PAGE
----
Northwest Campus dedication commemorates buildings programs
With out-of-town dignitaries and elected representatives present, the University of Alaska Fairbanks Northwest Campus dedicated new facilities and celebrated the institution’s continued success at bringing a wide range of education opportunities to the people of the Bering Strait region. The just-completed Leonhard Seppala Arts Building is the most recent of a number of buildings added or brought up to modern standards.
“This is now my chance, the chance for the campus to thank all of you for the support and to rededicate this campus,” said Northwest Campus Director Bob Metcalf, acknowledging the presence of the out-of-town guests. “We want to rededicate it to serving the residents of our region and also to supporting the University of Alaska Fairbanks program.” In the audience were UAF Chancellor Dan White, Vice Chancellor Evon Peter, Alaska Senator Donny Olson and Representative Neal Foster, other officials from the University of Alaska, and local people who have been instrumental in making the Northwest Campus into what it is today.
“The investments made here at the Northwest Campus will ensure that students have the tools necessary to get good jobs in health care, teaching, tribal government, business and accounting, and so much more,” said Metcalf. “This campus is also important to our region because it allows folks from the surrounding villages to stay with their families and continue to work their day jobs to support those families and take classes all at the same time.”
Chancellor Dan White spoke of the passion of the people working at the campus and recalled the passion of student Austin Ahmasuk at UAF over 20 years ago. “You can take a class in trapper hat sewing or you can get involved in world class research right here at the Nome campus,” said White. “There’s ground breaking research in climate change, in fisheries, in biology.” White then introduced Evon Peter, who is vice chancellor in charge of the rural campuses. “He is your tireless advocate.”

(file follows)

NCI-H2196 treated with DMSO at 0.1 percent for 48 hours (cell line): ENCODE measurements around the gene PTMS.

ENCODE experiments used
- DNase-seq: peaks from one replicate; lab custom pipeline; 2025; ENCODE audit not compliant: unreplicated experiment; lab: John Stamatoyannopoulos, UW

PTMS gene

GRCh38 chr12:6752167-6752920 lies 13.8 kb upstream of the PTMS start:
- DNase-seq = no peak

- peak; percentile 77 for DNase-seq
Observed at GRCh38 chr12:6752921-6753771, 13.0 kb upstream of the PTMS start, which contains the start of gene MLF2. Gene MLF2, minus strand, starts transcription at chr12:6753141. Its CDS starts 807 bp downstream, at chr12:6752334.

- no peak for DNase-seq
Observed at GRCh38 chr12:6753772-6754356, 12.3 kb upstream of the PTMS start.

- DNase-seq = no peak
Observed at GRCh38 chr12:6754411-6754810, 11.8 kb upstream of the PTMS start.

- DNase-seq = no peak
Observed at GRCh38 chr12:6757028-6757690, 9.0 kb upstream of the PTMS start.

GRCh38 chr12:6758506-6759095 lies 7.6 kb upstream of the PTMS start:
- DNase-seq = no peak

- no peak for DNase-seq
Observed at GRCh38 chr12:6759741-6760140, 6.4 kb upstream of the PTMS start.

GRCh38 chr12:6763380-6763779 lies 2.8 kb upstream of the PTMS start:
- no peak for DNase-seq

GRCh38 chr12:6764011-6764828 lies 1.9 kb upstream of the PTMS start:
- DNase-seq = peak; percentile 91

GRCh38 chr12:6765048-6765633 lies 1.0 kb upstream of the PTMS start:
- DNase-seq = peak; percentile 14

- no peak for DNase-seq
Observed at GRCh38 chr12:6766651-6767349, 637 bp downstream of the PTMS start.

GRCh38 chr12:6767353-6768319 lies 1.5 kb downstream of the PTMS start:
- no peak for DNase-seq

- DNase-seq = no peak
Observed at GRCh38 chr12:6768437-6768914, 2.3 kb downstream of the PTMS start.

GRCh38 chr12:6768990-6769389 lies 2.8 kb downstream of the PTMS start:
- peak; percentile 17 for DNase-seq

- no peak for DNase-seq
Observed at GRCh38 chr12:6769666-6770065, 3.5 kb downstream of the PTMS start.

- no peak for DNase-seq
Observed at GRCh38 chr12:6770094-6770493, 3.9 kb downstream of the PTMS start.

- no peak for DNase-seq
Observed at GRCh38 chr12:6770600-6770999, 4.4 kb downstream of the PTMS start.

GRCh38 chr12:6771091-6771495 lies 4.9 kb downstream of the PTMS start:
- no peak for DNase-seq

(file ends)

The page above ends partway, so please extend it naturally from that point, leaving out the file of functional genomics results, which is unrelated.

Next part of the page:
Peter described the staff as “a really dynamic team of people who are dedicated to the mission of serving this region, of creating a welcoming, supportive environment for everybody who comes into these halls of the university here and for extending support to the students to succeed in the programs offered. It’s a stellar group of faculty and staff, many of whom have been here for a long time.”
Bob Metcalf once again took the microphone and thanked the construction workers who’ve been so busy at the campus over the past few years. With space tight they held classes at the facilities of partners such as the Nome Public Schools. “Partners pitched in and worked with us,” he said. “They kept our books safe and dry and warm for a year. Evon was willing to invest funding that enabled the finishing of projects, and always at a critical period.”
Next up was Nancy Mendenhall, director of the Northwest Campus from the mid-80s to the mid-90s. She announced right off that she wasn’t going to talk about buildings but rather the programs, which evolved as they made the transition from an independent community college to being a College of Rural Alaska under the UAF.
“Looking back it seems to me the college went from one crisis to another during that period,” said Mendenhall. “We survived miraculously. We can thank the determination by rural people and their representatives to not lose these rural community college sites. There were people in the urban centers who did not value them highly.” As oil revenue began to decline legislators began to ask why the state had such expensive rural locations. Many were in favor of closing them. “But fortunately we had a strong bush caucus in the legislature that stopped that idea of totally closing the rural colleges.”